Air changes per hour

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Air changes per hour, or air change rate, abbreviated ACH or ac/h, is a measure of the air volume added to or removed from a space (normally a room or house) divided by the volume of the space.[1] If the air in the space is either uniform or perfectly mixed, air changes per hour is a measure of how many times the air within a defined space is replaced.

In many air distribution arrangements, air is neither uniform or perfectly mixed. The actual percentage of an enclosure's air which is exchanged in a period depends on the airflow efficiency of the enclosure and the methods used to ventilate it. The actual amount of air changed in a well mixed ventilation scenario will be 63.2% after 1 hour and 1 ACH.[2] In order to achieve equilibrium pressure, the amount of air leaving the space and entering the space must be the same.

ACH equation in Imperial units

 \quad N = \frac{60Q}{Vol}


  • N = number of air changes per hour
  • Q = Volumetric flow rate of air in cubic feet per minute (cfm)
  • Vol = Space volume L × W × H, in cubic feet

Ventilation rates are often expressed as a volume rate per person (CFM per person, L/s per person). The conversion between air changes per hour and ventilation rate per person is as follows:

 \quad Rp = \frac{ACPH*D*h}{60}


  • Rp = ventilation rate per person (CFM per person, L/s per person)
  • ACPH = Air changes per hour
  • D = Occupant density (occupants per square foot, occupants per square meter)
  • h = Ceiling height (ft, meters)

Air change rate[edit]

Air change rates are often used as rules of thumb in ventilation design. However, they are seldom used as the actual basis of design or calculation. For example, laboratory ventilation standards indicate recommended ranges for air change rates,[3] as a guideline for the actual design. Residential ventilation rates are calculated based on area of the residence and number of occupants.[1] Non-residential ventilation rates are based on floor area and number of occupants, or a calculated dilution of known contaminants.[4] Hospital design standards use air changes per hour,[5] although this has been criticized.[6]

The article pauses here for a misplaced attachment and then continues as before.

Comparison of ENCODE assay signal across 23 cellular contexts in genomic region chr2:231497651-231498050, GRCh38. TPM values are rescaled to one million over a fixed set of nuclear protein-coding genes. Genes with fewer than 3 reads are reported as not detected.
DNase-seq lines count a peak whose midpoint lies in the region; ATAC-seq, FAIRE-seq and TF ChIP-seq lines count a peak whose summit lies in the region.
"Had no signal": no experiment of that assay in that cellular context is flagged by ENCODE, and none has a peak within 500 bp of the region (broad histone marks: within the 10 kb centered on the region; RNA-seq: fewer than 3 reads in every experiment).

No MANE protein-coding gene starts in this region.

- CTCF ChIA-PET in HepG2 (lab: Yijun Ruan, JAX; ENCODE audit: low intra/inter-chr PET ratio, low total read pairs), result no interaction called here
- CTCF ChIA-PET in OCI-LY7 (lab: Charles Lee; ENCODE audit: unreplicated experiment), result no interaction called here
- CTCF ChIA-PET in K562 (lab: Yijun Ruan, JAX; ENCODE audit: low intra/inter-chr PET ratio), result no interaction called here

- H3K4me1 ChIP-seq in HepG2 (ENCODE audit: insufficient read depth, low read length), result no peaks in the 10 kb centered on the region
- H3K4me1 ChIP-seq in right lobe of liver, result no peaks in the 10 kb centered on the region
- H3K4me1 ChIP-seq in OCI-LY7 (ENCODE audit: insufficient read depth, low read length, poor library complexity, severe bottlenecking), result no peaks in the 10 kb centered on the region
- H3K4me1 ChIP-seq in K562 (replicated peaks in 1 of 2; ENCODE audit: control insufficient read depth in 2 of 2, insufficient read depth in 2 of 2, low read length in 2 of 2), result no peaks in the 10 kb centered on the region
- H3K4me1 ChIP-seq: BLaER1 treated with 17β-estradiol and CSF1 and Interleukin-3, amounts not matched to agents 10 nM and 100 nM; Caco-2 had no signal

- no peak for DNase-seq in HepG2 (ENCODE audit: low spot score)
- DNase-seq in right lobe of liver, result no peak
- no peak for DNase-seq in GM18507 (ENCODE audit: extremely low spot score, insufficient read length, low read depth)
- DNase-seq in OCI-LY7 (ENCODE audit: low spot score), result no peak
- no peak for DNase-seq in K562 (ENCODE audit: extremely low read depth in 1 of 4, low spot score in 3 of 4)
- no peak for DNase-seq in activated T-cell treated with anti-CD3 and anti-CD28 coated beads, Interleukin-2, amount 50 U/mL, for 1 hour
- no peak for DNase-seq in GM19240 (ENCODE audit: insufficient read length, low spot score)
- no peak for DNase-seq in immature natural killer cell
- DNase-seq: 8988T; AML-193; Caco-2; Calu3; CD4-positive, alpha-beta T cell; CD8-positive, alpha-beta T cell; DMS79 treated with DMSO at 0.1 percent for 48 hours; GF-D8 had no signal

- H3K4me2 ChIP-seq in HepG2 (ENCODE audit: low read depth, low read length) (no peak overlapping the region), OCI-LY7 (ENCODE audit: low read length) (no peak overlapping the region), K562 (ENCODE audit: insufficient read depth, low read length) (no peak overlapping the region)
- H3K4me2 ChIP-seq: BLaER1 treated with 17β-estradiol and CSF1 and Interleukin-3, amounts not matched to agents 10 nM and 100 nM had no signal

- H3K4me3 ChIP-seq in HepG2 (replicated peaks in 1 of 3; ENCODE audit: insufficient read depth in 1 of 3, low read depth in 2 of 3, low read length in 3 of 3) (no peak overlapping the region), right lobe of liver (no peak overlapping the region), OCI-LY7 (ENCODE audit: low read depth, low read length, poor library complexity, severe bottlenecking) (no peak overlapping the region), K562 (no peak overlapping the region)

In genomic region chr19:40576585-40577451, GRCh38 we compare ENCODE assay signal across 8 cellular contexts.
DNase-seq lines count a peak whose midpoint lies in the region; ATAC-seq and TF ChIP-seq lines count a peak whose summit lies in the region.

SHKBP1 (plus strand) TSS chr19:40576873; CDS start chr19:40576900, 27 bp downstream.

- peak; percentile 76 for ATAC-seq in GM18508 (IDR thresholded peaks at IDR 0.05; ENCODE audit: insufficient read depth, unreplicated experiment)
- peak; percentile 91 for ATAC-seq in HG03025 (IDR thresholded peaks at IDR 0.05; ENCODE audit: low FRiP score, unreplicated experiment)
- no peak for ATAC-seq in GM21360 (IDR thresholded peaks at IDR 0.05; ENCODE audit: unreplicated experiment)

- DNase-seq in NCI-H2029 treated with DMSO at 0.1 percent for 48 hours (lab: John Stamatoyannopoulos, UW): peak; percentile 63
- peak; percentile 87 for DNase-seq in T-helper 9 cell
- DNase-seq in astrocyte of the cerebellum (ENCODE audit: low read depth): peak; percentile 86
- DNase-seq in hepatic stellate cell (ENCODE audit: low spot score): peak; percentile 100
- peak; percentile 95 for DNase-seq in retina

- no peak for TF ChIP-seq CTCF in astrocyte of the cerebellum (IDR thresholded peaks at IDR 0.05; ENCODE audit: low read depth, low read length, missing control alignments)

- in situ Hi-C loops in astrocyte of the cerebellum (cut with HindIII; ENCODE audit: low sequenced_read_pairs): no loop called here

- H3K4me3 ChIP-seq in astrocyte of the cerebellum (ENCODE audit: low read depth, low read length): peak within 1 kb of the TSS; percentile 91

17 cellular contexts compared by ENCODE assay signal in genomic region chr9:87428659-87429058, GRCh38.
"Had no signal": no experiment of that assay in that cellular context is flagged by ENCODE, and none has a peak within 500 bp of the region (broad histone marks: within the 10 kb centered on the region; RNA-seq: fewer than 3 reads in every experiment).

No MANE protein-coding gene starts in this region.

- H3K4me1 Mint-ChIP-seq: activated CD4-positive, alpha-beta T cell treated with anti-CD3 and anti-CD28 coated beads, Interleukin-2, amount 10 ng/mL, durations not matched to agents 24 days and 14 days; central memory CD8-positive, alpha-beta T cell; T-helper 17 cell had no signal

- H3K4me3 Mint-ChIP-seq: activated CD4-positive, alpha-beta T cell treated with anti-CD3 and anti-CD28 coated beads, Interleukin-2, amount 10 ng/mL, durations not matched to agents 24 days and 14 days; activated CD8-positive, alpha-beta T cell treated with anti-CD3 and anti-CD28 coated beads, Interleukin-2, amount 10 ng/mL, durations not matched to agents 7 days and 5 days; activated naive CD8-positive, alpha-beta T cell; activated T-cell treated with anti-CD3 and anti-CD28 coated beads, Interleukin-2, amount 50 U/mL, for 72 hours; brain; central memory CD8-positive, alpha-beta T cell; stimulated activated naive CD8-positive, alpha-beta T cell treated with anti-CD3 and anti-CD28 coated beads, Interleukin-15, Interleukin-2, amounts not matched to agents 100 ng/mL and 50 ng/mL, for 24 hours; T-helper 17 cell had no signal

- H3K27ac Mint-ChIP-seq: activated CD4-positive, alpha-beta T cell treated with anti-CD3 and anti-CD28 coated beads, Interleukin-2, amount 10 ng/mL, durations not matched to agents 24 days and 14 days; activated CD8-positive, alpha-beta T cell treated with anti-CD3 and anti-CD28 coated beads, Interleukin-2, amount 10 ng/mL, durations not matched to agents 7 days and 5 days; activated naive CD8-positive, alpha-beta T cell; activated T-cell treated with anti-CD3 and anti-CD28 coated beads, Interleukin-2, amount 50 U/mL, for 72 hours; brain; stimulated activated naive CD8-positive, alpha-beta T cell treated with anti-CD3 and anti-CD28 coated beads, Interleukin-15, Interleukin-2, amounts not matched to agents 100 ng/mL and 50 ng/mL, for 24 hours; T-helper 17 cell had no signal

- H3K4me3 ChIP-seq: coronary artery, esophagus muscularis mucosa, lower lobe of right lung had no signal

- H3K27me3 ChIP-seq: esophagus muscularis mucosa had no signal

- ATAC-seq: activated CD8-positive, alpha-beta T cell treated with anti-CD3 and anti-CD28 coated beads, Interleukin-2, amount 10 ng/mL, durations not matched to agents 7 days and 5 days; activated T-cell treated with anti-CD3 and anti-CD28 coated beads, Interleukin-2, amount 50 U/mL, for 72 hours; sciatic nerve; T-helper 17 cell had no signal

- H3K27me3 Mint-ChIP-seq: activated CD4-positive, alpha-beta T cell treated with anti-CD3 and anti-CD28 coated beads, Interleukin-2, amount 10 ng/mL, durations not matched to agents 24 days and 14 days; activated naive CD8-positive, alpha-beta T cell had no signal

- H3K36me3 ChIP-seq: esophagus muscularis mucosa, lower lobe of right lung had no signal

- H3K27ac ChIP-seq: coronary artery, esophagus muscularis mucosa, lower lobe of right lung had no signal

Basement Parking 15–30
Commercial kitchens & Toilets 15–30
Smoking rooms 10–15
Laboratories 6–12[3]
Classrooms 3–4
Warehousing 1–2

Measure of Airtightness[edit]

Many if not most uses of ACH are actually referring to results of a standard blower door test in which 50 pascals of pressure are applied (ACH50), rather than the volume of air changed under normal conditions. The Passive House standard requires airtightness so that there will be less than 0.6 ACH with a pressure difference between inside and outside of 50 PA.[7]

Effects of ACH due to forced ventilation in a dwelling[edit]

Forced ventilation to increase ACH becomes a necessity to maintain acceptable air quality as occupants become reluctant to open windows due to behavioural changes such as keeping windows closed for security.[8]